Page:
Tag Archives: László Szabó

László Szabó – Zig zig (1975)

The story of two singers/prostitutes that dream of a big house, 160kg former opera diva/wife of an ex-minister of Agriculture that was kidnapped, a police captain with a tapeworm, a rock band that want to become famous, an ex-police captain with a chiken egg under his armpit and many others intresting persons… Read More »

Pascal Aubier – Valparaiso, Valparaiso (1971)

Review by Jonathan Rosenbaum:
It’s been a full quarter of a century, but I still harbor fond memories of a low-budget French comedy called Valparaiso Valparaiso, a first feature starring Alain Cuny and Bernadette Lafont that I saw at Cannes in 1973. A lighthearted satire about the myopia of romantic French revolutionaries, it details an elaborate hoax perpetrated on a befuddled leftist–a character so absorbed in the glory of departing for Chile to fight the good fight as a special agent that he doesn’t even notice the political struggle going on around him on the French docks when he leaves. Read More »

Frank Cassenti – L’affiche rouge AKA The Red Poster (1976)

“Blood-red posters featuring portraits of wanted ‘terrorists’ decorated every street wall in occupied France during World War II, and this account of how 23 foreigners working for the Resistance were caught and executed dramatises one of the heroic myths of the Occupation. But Cassenti adopts a radically different perspective from the humanist ‘honesty’ of L’Armée des Ombres or even Lacombe Lucien, and instead attempts a Marxist analysis of the myth and what it means, historically, to re-enact it. As it moves from one level of representation to another with a Brechtian approach to performance, the film occasionally obscures its aims but never fails to challenge the way we receive history in the cinema.” – Time Out Film Guide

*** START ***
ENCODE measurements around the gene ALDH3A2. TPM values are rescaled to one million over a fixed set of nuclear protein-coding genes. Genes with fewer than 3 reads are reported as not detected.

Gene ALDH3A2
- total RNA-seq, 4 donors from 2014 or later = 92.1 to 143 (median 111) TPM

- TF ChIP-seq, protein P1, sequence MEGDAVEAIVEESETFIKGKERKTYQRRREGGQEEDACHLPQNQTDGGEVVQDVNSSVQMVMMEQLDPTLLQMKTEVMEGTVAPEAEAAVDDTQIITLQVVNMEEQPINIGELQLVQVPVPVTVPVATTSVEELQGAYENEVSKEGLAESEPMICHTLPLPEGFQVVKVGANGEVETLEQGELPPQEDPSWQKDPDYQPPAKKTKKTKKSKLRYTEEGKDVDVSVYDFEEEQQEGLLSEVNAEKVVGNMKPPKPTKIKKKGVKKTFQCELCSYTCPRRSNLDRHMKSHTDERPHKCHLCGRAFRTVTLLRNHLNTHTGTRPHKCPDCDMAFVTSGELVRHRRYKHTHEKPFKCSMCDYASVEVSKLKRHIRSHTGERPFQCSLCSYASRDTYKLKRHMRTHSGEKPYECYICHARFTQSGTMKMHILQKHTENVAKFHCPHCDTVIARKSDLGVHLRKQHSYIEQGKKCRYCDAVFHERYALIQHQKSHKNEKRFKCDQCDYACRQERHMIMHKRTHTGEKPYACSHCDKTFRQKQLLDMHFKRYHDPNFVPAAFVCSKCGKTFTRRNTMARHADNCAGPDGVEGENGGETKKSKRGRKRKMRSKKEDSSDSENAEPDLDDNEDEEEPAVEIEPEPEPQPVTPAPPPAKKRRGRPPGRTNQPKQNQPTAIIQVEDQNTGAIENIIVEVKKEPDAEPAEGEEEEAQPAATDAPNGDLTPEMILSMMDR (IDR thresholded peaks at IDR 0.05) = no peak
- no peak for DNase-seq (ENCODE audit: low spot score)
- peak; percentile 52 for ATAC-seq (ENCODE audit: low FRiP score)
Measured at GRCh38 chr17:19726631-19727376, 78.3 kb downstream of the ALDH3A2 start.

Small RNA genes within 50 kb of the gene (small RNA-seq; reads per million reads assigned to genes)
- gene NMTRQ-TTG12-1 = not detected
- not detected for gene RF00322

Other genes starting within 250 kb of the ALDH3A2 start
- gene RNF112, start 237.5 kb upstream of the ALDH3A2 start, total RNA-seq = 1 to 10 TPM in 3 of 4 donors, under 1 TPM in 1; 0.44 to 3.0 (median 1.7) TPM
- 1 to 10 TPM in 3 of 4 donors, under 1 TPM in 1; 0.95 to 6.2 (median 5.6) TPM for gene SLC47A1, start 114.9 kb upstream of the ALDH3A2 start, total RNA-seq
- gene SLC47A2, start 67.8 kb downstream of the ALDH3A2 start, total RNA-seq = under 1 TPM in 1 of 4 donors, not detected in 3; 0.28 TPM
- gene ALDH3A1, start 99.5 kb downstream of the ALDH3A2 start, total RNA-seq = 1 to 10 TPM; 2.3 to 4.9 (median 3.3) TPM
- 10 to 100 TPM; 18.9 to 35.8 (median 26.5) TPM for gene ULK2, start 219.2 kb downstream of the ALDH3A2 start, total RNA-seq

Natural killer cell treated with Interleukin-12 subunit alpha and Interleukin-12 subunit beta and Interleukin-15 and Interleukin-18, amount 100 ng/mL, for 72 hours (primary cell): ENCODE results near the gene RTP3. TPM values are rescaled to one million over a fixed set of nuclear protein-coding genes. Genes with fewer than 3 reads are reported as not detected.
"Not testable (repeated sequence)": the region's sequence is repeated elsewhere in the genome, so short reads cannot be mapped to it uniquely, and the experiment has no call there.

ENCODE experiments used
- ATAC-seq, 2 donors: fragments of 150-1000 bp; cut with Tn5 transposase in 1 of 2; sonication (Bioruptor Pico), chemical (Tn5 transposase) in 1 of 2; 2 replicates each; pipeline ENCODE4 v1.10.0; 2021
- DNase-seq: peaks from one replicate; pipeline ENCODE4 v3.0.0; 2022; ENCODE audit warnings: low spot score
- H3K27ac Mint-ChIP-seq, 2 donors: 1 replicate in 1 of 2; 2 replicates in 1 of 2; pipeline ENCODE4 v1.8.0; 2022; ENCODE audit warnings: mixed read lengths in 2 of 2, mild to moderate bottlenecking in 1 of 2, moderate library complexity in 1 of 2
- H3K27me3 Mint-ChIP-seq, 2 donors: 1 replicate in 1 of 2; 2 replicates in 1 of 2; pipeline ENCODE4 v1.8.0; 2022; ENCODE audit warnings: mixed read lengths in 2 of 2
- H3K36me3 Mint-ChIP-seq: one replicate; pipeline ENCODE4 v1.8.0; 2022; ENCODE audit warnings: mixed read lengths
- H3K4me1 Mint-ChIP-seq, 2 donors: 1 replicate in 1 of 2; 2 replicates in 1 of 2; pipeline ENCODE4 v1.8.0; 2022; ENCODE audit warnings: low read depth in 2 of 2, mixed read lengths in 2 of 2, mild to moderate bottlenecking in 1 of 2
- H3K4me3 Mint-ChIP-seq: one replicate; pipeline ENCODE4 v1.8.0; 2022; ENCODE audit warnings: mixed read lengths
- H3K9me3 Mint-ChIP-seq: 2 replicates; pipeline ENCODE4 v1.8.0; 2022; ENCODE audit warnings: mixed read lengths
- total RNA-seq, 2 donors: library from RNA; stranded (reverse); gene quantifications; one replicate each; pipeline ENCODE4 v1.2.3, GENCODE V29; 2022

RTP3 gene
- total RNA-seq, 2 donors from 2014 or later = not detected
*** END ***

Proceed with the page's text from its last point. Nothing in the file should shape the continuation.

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Jean-Luc Godard – Made in U.S.A. (1966)

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With its giddily complex noir plot and color-drenched widescreen images, Made in U.S.A was a final burst of exuberance from Jean-Luc Godard’s early sixties barrage of delirious movie-movies. Yet this chaotic crime thriller and acidly funny critique of consumerism—starring Anna Karina as the most brightly dressed private investigator in film history, searching for a former lover who might have been assassinated—also points toward the more political cinema that would come to define Godard. Featuring characters with names such as Richard Nixon, Robert McNamara, David Goodis, and Doris Mizoguchi, and appearances by a slapstick Jean-Pierre Léaud and a sweetly singing Marianne Faithfull, this piece of pop art is like a Looney Tunes rendition of The Big Sleep gone New Wave. (Criterion) Read More »

Jean-Luc Godard – Les Enfants jouent à la Russie aka The Children Play Russian (1993)

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Godard’s meditation on things Russian and cinematic, featuring JLG himself as “The Idiot” My own not very good quality VHS recording from a NTSC TV broadcast, but I know of no other source for this. With some English narration and French dialog with subtitles. Video collages of Russian films, in the style of Histoire(s) and other Godard films of this period. Read More »